I’m sorry Dave

Somebody famous died this week in, their nineties; somebody who influenced the way we interpret the world around us and whom most of us can quote without even thinking about it.

And it wasn’t Stan Lee.

This person, who passed on 11th November, played the central role in a film that routinely appears at the top of those lists of most important\groundbreaking\influential movies of all time, and yet, if you passed him in the street, you almost certainly wouldn’t recognise him. That is, unless you stopped to say hello. You see, his unique and distinctive, quiet, measured, and somehow emotionless voice would raise the hairs on the back of your neck and send chills down your spine: For Douglas Rain was the unmistakable voice of HAL 9000.

It’s a voice that defined the barely suppressed fear we have of computers, a voice that summed up that stock meme of the sci-fi genre, and forever cemented our fears and paved the way for so many movies that were to follow… The lurking computer consciousness, ruthlessly pursuing its own secret mission and refusing to let mere human life stand in its way. It’s a fear, deeply ingrained in our collective consciousness, that computers have the upper hand and we are just an inconvenience to be dealt with, and I’d venture to suggest that it crystalises a principle that has shaped how we feel about and interact with technology in general ever since.

When things go wrong with computers, we take it as a personal affront – an attack against which we are powerless to defend ourselves, causing rationality to go out of the window and paranoia to set in. As we grow ever more frustrated with the error messages popping up on the screen in front of us, starting to panic over the missing files, broken links and crashing applications, we start to lose the ability to think clearly… Each typo is the keyboard conspiring against us, as we mash the keys ever more frantically, every beep and protestation from the implacable machine causes exasperated growls to issue from deep within our soul, until – driven to our wit’s end – we throw the mouse across the room, screaming: “This thing hates me!”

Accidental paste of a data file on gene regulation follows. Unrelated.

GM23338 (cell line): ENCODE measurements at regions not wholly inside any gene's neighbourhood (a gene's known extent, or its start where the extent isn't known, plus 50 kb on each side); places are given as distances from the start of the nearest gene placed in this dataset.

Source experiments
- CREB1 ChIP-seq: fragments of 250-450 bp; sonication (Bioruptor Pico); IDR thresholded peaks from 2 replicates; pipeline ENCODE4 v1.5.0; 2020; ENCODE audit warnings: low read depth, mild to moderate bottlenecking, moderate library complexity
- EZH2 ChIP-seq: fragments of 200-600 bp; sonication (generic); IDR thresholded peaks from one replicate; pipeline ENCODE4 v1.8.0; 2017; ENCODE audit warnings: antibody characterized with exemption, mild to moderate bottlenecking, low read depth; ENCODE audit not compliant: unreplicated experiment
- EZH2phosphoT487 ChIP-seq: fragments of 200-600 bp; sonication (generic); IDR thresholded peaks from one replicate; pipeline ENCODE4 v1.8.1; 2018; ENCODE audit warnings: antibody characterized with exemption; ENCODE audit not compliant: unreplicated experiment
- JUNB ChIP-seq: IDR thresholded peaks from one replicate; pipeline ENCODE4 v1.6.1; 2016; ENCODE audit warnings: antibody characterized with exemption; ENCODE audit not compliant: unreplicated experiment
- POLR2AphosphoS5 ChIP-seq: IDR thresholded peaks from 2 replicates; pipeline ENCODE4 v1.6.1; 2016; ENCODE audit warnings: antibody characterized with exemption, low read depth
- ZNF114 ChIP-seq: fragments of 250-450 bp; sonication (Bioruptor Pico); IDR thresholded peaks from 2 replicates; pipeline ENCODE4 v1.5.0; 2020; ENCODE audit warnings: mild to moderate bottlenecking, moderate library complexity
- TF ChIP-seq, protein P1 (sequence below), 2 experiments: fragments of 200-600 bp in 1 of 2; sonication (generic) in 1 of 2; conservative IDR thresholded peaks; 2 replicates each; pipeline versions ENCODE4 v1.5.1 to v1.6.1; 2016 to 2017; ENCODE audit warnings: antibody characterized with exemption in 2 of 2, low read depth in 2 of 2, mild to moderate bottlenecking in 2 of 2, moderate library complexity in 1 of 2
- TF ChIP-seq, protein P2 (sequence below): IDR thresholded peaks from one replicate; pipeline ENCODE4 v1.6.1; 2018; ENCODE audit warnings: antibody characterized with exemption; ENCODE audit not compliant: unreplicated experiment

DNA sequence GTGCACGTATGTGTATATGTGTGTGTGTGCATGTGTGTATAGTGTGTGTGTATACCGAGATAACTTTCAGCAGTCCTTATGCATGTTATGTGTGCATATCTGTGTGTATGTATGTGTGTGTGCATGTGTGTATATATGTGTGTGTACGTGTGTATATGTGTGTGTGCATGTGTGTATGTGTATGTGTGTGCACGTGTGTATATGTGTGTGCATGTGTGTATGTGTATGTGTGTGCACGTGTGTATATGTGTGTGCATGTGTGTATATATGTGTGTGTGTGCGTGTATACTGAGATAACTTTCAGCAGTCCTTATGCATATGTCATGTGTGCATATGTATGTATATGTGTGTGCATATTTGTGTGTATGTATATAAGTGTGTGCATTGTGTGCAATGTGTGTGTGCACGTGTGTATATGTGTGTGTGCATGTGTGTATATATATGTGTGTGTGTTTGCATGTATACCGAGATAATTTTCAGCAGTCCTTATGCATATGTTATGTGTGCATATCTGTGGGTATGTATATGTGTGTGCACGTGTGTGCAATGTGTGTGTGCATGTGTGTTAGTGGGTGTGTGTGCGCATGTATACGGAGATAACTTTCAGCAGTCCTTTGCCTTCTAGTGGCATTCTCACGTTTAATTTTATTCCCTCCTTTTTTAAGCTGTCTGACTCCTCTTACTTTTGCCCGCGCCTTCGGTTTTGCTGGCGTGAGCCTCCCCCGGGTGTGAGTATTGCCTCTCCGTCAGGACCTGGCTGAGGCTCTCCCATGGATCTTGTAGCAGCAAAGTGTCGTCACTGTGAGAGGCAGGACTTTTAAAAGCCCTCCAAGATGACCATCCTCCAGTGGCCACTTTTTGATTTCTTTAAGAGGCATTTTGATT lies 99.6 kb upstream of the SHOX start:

When it comes to computers, most of us fall into two distinct brackets – those who profess to be tech savvy, and those who swear that they are ‘hopeless with technology’, the reality however, when it comes down to our personal interaction with anything of this nature, is that we are actually all a bit rubbish when it comes to understanding the way things really are. When something as insanely complex as sim surroundings take a few seconds longer to load that we’d like, or a sim crossing sees us rubberband for a moment before continuing, or we try – and fail – to login, time and time again; a Marketplace purchase never turns up… Or anything of that nature happens, we curse and swear and spout invective in the Lab’s general direction, or blame the uselessness of SL.

Yet, how often do we walk into the bank to make a deposit, only for the cashier to roll her eyes and complain that “the system is slow today”; how frequently do we phone our energy supplier and the agent on the other end apologises because the database has just gone down… “bear with me while I restart”; and on how many occasions does our own PC, laptop, tablet or phone misbehave, break or simply refuse to do what it’s supposed to?

And yet, we’re surprised, irritated and enraged when SL does what technology pretty much anywhere else, in any walk of life, routinely does; and that’s exactly what we expect technology to do! Do we honestly think that SL uses some sort of magic tech that will always work perfectly? That the billions of calculations per second that produce a picture of us dancing on the screen are beyond the reach of glitches, failures and faults? Obviously that’s not the case, and it’s probably a good thing. Can you imagine if SL was all-powerful and far more advanced than anything comparable? Would we trust it? Probably not.

Can you imagine putting your virtual life into the custody of a, hopefully benign, supercomputer that could at any moment go all HAL 9000 at us, kick us into the icy offworld wastes, and refuse to open the virtual pod bay doors and let us back in? It’s a rather terrifying prospect, and personally I’d rather put up with an imperfect virtual world than one hellbent on my destruction!

R.I.P. Douglas Rain.

s. x

Daisy, Daisy, Give me your answer do!
I’m half crazy, All for the love of you!
It won’t be a stylish marriage,
I can’t afford a carriage
But you’ll look sweet upon the seat
Of a bicycle built for two.
Daisy Bell – HAL 9000

 

This entry was posted in Philosophicalisticality, RL, SL, Techietalk. Bookmark the permalink.

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